The control input generator 23 receives detection results respectively indicating the stop and the resumption of the input clock CLKIN detected by the start/stop detection circuit 17. This control input generator 23 stops an integration operation by short circuiting the input and output of the operational amplifier 13_2 b with the switch 23 a when the input clock CLKIN stops. Specifically, in a case where the start/stop circuit 17 detects the stop of the input clock CLKIN and outputs a signal at the “L” level as the detection result signal Q, the switch 23 a is switched to an ON state, and thus the integration operation stops. Accordingly, a voltage of the control input signal CNT to the voltage controlled type oscillator 14 becomes an average voltage (for example, in a case where a power supply voltage is 3.3V, the voltage becomes 1.65V which is a half of the power supply voltage). Moreover, this voltage is applied to the capacitor element 13_2 d which partially constitutes the integrating circuit as well. In such a manner, in a state where the input clock CLKIN stops once, an average voltage is outputted from the control input generator 23 towards the voltage controlled type oscillator 14. The output clock CLKOUT can be therefore kept at an average frequency. Accordingly, the shortening of the pull-in time can be achieved.

FIG. 4 is a diagram showing a configuration of a third embodiment of a PLL circuit of the present invention.

It should be noted that the same reference numerals are assigned to the same constituents as those of the PLL circuit 10 shown in FIG. 1, and a different point will be described.

In comparison with the PLL circuit 10 shown in FIG. 1, a PLL circuit 30 shown in FIG. 4 is different in the following point. The control input generator 13, which is constituted of the pre-filter 13_1, the active filter 13_2 and the post-filter 13_3, is replaced by a control input generator 33, which is constituted of a lag-lead filter 33_1, a power supply section 33_2 and a post-filter 13_3.

The control input generator 33 is configured of the lag-lead filter 33_1 and the post-filter 13_3, which constitute an integration circuit. The integration circuit is biased to the middle signal level between a first signal level represented by a phase comparison result signal POUT from the phase comparator 12 at the time when the first clock CLK1 is advanced in phase as compared with the third clock CLK3, and a second signal level represented by a phase comparison result signal POUT from the phase comparator 12 at the time when the first clock CLK1 is delayed in phase as compared with the third clock CLK3.

The lag-lead filter 33_1 is configured of a resistive element 33_1 a, a resistive element 33_1 b and a capacitor element 33_1 c. One end of the resistive element 33_1 a is connected to the output of the phase comparator 12. The resistive element 33_1 b and the capacitor element 33_1 c are connected in series between the other end of the resistive element 33_1 a and the power supply section 33_2.

The post-filter 13_3 is configured of a resistive element 13_3 a and a capacitor element 13_3 b. One end of the resistive element 13_3 a is connected to the connection point of the resistive element 33_1 a and the resistive element 33_1 b. The capacitor element 13_3 b is connected between the other end of the resistive element 13_3 a and the power supply section 33_2.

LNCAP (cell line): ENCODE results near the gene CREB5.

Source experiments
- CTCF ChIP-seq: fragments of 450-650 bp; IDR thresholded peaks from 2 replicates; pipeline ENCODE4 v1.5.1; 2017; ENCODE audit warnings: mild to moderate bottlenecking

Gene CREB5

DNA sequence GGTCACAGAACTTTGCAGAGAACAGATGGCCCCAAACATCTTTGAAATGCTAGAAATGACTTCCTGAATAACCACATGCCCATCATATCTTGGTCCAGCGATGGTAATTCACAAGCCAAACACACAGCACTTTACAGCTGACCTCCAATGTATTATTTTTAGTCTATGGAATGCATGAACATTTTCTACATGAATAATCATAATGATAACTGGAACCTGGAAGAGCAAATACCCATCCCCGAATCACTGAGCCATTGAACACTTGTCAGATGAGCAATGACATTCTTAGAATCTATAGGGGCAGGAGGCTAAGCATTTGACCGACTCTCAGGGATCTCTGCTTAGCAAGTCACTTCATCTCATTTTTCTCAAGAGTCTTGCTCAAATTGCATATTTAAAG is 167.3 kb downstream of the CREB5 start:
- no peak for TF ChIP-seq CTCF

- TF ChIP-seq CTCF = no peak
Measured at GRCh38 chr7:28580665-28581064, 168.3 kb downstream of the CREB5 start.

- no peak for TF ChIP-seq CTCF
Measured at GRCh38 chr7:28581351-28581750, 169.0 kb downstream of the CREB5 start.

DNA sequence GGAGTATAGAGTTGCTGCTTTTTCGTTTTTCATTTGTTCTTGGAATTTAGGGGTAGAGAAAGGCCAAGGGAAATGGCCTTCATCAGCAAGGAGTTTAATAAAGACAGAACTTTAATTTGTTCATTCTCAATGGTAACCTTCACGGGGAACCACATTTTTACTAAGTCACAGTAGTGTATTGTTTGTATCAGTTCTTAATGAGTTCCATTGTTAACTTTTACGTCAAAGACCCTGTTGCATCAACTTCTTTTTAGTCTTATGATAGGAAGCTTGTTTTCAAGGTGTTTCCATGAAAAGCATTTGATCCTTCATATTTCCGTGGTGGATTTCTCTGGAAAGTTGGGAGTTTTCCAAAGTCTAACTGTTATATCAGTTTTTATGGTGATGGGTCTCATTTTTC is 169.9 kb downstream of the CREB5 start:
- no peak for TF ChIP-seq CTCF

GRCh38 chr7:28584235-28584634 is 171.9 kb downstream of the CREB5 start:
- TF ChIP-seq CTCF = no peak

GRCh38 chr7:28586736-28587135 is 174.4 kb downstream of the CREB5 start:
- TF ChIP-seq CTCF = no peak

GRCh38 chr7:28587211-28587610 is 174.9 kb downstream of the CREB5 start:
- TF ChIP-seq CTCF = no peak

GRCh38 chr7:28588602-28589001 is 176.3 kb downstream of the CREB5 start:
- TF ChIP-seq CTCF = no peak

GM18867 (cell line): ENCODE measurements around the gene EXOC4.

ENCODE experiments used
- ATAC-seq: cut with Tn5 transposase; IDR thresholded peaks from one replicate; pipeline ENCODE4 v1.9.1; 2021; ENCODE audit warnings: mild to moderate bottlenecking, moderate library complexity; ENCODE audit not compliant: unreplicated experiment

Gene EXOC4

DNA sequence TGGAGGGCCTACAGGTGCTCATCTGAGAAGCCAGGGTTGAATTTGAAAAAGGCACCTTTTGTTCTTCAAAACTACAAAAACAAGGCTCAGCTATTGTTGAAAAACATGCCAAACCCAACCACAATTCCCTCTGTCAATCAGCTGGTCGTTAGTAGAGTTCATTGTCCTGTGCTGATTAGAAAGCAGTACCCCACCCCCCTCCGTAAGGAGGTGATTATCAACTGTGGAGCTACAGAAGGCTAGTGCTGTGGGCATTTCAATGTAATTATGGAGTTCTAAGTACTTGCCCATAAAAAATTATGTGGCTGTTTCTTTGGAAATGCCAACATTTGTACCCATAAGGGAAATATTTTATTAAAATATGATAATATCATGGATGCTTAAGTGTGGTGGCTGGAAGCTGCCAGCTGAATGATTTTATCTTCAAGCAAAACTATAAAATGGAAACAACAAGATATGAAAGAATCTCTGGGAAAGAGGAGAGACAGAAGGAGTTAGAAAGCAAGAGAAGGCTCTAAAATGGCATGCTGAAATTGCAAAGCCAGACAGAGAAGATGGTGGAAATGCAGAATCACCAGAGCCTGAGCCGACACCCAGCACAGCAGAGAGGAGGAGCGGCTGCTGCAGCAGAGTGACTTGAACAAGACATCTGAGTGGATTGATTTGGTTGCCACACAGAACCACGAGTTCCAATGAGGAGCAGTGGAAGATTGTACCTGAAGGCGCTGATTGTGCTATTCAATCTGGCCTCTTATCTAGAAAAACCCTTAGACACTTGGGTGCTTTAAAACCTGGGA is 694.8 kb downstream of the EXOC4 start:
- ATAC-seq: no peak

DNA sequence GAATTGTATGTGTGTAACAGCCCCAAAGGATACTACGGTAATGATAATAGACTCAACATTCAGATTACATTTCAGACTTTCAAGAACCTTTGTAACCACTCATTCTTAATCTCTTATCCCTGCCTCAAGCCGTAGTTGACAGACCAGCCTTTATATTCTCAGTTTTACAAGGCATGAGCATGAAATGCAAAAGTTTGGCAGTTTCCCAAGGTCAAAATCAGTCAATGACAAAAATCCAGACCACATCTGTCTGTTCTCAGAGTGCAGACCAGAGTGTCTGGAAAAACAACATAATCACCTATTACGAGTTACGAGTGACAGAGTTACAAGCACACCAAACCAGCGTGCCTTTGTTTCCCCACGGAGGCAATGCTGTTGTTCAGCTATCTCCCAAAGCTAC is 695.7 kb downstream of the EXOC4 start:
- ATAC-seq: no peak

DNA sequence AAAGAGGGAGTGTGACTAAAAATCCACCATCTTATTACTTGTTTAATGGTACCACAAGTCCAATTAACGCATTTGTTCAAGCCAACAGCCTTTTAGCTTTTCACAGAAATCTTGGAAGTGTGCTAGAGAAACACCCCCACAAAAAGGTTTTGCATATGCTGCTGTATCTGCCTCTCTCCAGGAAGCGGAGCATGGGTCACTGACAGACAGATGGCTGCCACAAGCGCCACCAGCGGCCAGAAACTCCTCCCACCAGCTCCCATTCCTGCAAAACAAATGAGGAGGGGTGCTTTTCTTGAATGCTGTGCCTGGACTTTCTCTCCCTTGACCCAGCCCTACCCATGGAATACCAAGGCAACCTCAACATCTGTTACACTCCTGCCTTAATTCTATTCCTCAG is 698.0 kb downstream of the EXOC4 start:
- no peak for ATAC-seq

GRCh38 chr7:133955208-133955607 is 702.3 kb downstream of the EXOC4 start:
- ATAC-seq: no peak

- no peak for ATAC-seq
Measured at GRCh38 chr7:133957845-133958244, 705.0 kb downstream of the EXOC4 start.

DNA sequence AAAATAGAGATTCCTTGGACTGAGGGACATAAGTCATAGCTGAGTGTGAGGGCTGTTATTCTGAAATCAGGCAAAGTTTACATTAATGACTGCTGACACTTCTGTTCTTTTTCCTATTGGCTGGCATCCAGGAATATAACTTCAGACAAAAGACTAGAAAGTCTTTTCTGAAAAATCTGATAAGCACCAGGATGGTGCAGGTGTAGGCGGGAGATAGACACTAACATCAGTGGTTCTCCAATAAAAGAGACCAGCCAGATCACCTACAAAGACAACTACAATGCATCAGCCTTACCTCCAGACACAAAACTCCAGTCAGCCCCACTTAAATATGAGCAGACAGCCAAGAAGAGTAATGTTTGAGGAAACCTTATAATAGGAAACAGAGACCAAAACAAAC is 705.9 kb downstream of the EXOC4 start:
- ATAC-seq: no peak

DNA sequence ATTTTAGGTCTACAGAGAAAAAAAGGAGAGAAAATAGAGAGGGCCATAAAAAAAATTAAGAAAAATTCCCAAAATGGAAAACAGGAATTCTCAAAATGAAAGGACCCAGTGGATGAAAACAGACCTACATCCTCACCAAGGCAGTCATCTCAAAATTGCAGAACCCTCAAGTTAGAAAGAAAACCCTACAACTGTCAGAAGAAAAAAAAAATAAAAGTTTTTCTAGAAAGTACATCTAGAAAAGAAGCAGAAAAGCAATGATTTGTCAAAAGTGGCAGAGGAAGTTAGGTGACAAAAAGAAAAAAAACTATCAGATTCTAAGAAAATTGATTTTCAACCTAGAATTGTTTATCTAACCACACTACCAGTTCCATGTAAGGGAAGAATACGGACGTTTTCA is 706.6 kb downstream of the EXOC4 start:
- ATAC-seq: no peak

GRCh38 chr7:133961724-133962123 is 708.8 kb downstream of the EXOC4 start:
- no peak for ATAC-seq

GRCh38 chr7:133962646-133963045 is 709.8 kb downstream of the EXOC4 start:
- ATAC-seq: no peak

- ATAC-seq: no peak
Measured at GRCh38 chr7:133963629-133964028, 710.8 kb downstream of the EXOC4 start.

As a reference voltage, the power supply section 33_2 outputs a voltage of 1.65V which is a half voltage of a 3.3V of the power supply voltage.

This control input generator 33 receives detection results of the stop and the resumption of the input clock CLKIN detected by the start/stop detection circuit 17. When the input clock CLKIN stops, this control input generator 33 causes the phase comparator 12 to output the phase comparison result signal POUT, which is a clock of the same frequency as that of the third clock CLK3, as described with reference to FIG. 2. Here, an average value of this phase comparison result signal POUT is approximately 1.65V. This average value and a ground voltage (a voltage of 1.65V from the power supply section 33_2) of the lag-lead filter 33_1 and the post-filter 13_3 are substantially the same, the control input voltage CNT, which is inputted to the voltage controlled type oscillator 14, becomes the average voltage (approximately, 1.65V). For this reason, the frequency of the second clock CLK2 outputted from the voltage controlled type oscillator 14 becomes a center frequency. Accordingly, in a state where the input clock CLKIN stops once, the output clock CLKOUT can be kept at an average frequency, and thereby, the shortening of the pull-in time can be achieved.

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Referenced by
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US7884655 *Dec 30, 2008Feb 8, 2011Fujitsu Semiconductor LimitedControl circuitry
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CN103346790A *Jul 19, 2013Oct 9, 2013苏州磐启微电子有限公司Frequency synthesizer capable of being locked quickly
CN103346790B *Jul 19, 2013Jan 13, 2016苏州磐启微电子有限公司一种快速锁定的频率综合器
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Classifications
U.S. Classification327/156
International ClassificationH03L7/06
Cooperative ClassificationH03L7/199, H03L7/1075, H03L7/085, H03L7/093
European ClassificationH03L7/107B, H03L7/093, H03L7/085, H03L7/199
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Oct 16, 2012FPExpired due to failure to pay maintenance fee
Effective date: 20120826